METAIRIE, La. – About a month ago, when I was asking New Orleans Saints players for an ESPN poll to name the most underrated player in the NFL (outside of their own team), offensive tackle Zach Strief chose Carolina Panthers middle linebacker Luke Kuechly. But Strief quickly warned, “he won’t be underrated for long.”
Sure enough, last year’s NFL Defensive Rookie of the Year has been gaining more and more national attention as he has continued to rack up tackles and the Panthers
(9-3) have continued to rack up wins. Kuechly is being widely recognized as the leader of Carolina’s remarkable defensive surge and might even wind up as the NFL’s Defensive Player of the Year.
“I think he’s everything you look for in a middle linebacker,” Strief said of the 6-foot-3, 235-pounder. “He’s instinctual. He flies around, plays with great effort, he’s tenacious. He’s got speed to cover out of the backfield. He’s got size to match up with bigger tight ends. And you know, he just seems to play with a lot of passion.”
Kuechly has 102 tackles this season after leading the NFL with 164 last year. He also has three interceptions and a sack.
He had one of his best games last season against the Saints in a Week 17 Panthers victory, with 13 tackles and two pass breakups. After doing my film study of that game, I credited Kuechly as the co-player of the game (along with tailback DeAngelo Williams, who had a monster performance) because Kuechly showed up so often in so many ways. He was even effective defending speedy receiver Lance Moore at times.
This will be the first time the Saints have seen Kuechly since that game – and the first time Saints coach Sean Payton has ever seen him in person. Payton has clearly been impressed by what he’s seen on tape, though.
“I think he’s obviously playing extremely well,” Payton said. “He’s very active. He’s around the football on every play. He’s got great instincts, great awareness. You can see him key in and diagnose formationally as well as anyone. See formations and understand what he’s gonna have to defend. He’s a great tackler. He’s playing outstanding.”
Kuechly, who was drafted with the ninth overall pick out of Boston College in 2012, is also bringing some attention back to the middle linebacker position. It’s not as much of a glamour position in today’s NFL, which is such a pass-happy league now. But Kuechly is following in the line of guys like Brian Urlacher and Patrick Willis, who have become stars by doing a little of everything well against the run and the pass.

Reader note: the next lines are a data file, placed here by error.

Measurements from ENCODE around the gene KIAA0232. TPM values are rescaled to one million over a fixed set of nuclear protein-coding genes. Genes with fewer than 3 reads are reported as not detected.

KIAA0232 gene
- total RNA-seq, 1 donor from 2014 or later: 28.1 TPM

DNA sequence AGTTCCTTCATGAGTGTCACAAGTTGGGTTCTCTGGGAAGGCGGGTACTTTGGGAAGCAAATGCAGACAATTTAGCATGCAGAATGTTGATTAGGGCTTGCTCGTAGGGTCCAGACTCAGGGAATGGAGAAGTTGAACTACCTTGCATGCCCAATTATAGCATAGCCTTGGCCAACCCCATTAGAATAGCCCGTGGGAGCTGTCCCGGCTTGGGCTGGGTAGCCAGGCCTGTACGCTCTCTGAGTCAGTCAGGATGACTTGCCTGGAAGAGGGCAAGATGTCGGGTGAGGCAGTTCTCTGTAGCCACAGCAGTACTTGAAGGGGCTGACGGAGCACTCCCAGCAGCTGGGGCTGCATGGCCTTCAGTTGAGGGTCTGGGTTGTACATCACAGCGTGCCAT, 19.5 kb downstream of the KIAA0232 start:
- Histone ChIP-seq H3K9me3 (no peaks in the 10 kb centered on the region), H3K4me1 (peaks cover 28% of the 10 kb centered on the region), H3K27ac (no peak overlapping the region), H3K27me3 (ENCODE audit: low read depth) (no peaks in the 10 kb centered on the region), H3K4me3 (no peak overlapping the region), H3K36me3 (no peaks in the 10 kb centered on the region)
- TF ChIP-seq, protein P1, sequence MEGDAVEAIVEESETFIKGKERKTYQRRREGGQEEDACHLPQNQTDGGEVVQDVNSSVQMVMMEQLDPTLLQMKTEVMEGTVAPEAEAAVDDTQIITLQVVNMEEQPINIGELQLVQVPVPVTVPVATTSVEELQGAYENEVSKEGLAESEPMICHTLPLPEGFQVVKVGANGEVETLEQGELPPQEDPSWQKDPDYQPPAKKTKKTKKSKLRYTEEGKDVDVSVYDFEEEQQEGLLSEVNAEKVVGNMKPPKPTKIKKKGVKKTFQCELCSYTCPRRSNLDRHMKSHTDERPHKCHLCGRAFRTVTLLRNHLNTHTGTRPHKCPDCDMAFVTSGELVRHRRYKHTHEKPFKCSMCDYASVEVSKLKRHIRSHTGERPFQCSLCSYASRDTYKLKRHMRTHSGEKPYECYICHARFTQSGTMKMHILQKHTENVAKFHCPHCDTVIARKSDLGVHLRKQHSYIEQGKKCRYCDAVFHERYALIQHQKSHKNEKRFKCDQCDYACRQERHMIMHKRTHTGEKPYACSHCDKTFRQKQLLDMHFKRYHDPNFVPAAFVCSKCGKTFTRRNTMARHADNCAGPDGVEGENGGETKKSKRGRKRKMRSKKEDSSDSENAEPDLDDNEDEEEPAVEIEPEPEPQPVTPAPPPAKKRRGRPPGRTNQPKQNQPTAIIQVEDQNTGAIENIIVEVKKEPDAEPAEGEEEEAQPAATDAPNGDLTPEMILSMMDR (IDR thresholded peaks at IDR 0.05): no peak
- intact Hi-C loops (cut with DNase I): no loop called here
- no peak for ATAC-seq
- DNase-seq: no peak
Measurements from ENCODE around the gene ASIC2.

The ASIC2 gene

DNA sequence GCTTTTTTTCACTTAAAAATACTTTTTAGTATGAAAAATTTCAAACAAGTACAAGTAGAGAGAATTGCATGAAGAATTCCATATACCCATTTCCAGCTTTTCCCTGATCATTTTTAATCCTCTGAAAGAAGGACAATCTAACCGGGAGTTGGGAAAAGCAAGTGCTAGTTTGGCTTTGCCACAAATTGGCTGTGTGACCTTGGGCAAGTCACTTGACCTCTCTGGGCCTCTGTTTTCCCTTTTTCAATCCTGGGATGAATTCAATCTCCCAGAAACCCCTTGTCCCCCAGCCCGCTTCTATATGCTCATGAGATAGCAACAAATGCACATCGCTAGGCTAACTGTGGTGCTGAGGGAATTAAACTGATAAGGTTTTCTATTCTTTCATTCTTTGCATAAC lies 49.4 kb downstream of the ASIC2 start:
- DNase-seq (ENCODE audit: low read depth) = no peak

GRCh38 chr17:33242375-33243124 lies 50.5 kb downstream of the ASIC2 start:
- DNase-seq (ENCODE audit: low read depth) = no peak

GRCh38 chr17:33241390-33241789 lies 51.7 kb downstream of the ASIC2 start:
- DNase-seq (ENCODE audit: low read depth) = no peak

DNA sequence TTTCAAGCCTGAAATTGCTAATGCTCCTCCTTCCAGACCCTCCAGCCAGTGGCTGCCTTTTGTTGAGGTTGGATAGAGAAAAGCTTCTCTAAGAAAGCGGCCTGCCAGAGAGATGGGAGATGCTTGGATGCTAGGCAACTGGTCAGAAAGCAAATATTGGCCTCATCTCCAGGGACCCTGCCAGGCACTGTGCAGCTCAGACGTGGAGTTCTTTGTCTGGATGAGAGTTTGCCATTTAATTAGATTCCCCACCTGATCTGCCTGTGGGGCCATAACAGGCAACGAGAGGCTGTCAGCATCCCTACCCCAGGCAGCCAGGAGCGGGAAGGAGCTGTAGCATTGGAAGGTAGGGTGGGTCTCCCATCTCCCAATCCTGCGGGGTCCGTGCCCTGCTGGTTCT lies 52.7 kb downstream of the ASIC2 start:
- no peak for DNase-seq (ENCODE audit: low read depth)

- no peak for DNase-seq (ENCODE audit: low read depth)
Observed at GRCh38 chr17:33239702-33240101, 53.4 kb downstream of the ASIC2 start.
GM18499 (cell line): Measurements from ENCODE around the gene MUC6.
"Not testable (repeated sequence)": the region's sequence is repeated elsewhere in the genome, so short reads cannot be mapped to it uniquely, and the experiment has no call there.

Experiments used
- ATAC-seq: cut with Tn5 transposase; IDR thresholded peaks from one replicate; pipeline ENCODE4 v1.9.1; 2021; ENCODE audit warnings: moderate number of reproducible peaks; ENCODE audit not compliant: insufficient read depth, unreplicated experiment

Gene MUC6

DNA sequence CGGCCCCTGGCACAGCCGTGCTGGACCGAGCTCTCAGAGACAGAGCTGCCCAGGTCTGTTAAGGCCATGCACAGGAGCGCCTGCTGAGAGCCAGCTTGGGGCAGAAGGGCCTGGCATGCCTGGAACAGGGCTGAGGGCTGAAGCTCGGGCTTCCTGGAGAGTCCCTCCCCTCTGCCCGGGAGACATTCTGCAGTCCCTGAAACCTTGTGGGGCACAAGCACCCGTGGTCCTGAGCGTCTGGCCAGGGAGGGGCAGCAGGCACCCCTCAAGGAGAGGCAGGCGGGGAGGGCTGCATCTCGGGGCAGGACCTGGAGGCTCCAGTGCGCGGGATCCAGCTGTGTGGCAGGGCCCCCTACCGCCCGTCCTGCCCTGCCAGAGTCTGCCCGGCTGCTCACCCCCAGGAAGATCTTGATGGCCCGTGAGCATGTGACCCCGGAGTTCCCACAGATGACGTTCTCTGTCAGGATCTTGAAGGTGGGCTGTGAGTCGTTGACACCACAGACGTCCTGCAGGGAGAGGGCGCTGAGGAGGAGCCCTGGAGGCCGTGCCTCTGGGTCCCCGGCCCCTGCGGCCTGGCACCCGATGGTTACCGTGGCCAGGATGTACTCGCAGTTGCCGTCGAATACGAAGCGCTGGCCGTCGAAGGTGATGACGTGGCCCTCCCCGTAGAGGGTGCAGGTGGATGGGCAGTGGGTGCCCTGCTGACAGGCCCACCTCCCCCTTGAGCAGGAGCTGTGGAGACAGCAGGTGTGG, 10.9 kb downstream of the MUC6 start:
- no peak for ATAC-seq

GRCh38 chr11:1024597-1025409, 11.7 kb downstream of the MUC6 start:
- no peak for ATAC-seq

“I think the game has changed so much from when you think back to the days of Dick Butkuses, those types of players, it was a different game,” Strief said. “You don’t hear about middle linebackers as much. But he’s a difference maker for them. And you watch a lot of games that he can kind of take over.”
The one problem Kuechly has had this season is drawing occasional flags in pass coverage (including the infamous one that got picked up when he was clearly holding Patriots tight end Rob Gronkowski in the end zone on the final play of Carolina’s Monday night victory last month). But Kuechly is still effective in coverage and may match up against tight end Jimmy Graham at times on Sunday night.
And Kuechly’s not alone. Fellow linebacker Thomas Davis is also having an outstanding season for the Panthers with 94 tackles, four sacks, an interception, a forced fumble and seven pass defenses. Davis (6-1, 235) is a converted safety.
Together, they will give the Panthers a better chance than most defenses to match up with versatile Saints weapons like Graham and running back Darren Sproles.
“Yeah, they’re fast and physical. Smart, too,” said Sproles, who said he can tell just by watching Kuechly on tape that he obviously studies a lot of film.
“Thomas Davis and Luke Kuechly are two of the best in the game, especially as a tandem,” Saints quarterback Drew Brees said.
Good linebacker play is effective in trying to slow down the Saints’ offense. They saw that last week when Seattle’s linebackers popped some balls loose in coverage and made some nice open-field stops.